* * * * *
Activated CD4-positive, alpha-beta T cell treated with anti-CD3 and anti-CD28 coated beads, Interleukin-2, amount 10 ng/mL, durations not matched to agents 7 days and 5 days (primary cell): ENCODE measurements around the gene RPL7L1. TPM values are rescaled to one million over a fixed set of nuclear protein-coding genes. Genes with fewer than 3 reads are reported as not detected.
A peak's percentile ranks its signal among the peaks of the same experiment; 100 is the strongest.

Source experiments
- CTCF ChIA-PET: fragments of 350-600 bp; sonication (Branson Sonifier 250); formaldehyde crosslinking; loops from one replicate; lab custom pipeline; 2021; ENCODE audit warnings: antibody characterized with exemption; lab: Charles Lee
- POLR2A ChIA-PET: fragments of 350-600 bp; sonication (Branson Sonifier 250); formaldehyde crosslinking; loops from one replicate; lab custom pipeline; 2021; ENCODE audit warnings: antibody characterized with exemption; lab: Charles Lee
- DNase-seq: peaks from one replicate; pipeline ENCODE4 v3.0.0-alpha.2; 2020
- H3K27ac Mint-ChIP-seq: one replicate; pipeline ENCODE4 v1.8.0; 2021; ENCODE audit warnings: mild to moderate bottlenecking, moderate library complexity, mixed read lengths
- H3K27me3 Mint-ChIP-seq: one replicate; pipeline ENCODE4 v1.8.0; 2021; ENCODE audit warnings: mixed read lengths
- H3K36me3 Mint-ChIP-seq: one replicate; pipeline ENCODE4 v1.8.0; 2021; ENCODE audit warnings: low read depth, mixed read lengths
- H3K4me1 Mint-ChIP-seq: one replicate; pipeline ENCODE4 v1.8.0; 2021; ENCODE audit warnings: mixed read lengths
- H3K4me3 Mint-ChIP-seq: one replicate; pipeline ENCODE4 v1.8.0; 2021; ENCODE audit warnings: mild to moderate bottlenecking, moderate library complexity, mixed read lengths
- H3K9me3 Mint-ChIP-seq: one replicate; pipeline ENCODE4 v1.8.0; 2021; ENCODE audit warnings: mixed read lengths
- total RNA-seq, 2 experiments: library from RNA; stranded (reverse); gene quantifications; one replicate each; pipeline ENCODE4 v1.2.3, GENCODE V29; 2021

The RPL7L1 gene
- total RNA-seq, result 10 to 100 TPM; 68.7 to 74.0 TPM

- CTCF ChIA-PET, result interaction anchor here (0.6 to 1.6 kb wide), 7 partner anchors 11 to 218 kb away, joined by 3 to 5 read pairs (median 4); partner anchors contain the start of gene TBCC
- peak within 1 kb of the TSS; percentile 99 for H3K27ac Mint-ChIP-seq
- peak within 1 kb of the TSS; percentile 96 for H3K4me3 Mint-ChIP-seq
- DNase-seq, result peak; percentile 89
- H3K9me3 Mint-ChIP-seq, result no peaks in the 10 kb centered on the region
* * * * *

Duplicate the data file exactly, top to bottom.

Activated CD4-positive, alpha-beta T cell treated with anti-CD3 and anti-CD28 coated beads, Interleukin-2, amount 10 ng/mL, durations not matched to agents 7 days and 5 days (primary cell): ENCODE measurements around the gene RPL7L1. TPM values are rescaled to one million over a fixed set of nuclear protein-coding genes. Genes with fewer than 3 reads are reported as not detected.
A peak's percentile ranks its signal among the peaks of the same experiment; 100 is the strongest.

Source experiments
- CTCF ChIA-PET: fragments of 350-600 bp; sonication (Branson Sonifier 250); formaldehyde crosslinking; loops from one replicate; lab custom pipeline; 2021; ENCODE audit warnings: antibody characterized with exemption; lab: Charles Lee
- POLR2A ChIA-PET: fragments of 350-600 bp; sonication (Branson Sonifier 250); formaldehyde crosslinking; loops from one replicate; lab custom pipeline; 2021; ENCODE audit warnings: antibody characterized with exemption; lab: Charles Lee
- DNase-seq: peaks from one replicate; pipeline ENCODE4 v3.0.0-alpha.2; 2020
- H3K27ac Mint-ChIP-seq: one replicate; pipeline ENCODE4 v1.8.0; 2021; ENCODE audit warnings: mild to moderate bottlenecking, moderate library complexity, mixed read lengths
- H3K27me3 Mint-ChIP-seq: one replicate; pipeline ENCODE4 v1.8.0; 2021; ENCODE audit warnings: mixed read lengths
- H3K36me3 Mint-ChIP-seq: one replicate; pipeline ENCODE4 v1.8.0; 2021; ENCODE audit warnings: low read depth, mixed read lengths
- H3K4me1 Mint-ChIP-seq: one replicate; pipeline ENCODE4 v1.8.0; 2021; ENCODE audit warnings: mixed read lengths
- H3K4me3 Mint-ChIP-seq: one replicate; pipeline ENCODE4 v1.8.0; 2021; ENCODE audit warnings: mild to moderate bottlenecking, moderate library complexity, mixed read lengths
- H3K9me3 Mint-ChIP-seq: one replicate; pipeline ENCODE4 v1.8.0; 2021; ENCODE audit warnings: mixed read lengths
- total RNA-seq, 2 experiments: library from RNA; stranded (reverse); gene quantifications; one replicate each; pipeline ENCODE4 v1.2.3, GENCODE V29; 2021

The RPL7L1 gene
- total RNA-seq, result 10 to 100 TPM; 68.7 to 74.0 TPM

- CTCF ChIA-PET, result interaction anchor here (0.6 to 1.6 kb wide), 7 partner anchors 11 to 218 kb away, joined by 3 to 5 read pairs (median 4); partner anchors contain the start of gene TBCC
- peak within 1 kb of the TSS; percentile 99 for H3K27ac Mint-ChIP-seq
- peak within 1 kb of the TSS; percentile 96 for H3K4me3 Mint-ChIP-seq
- DNase-seq, result peak; percentile 89
- H3K9me3 Mint-ChIP-seq, result no peaks in the 10 kb centered on the region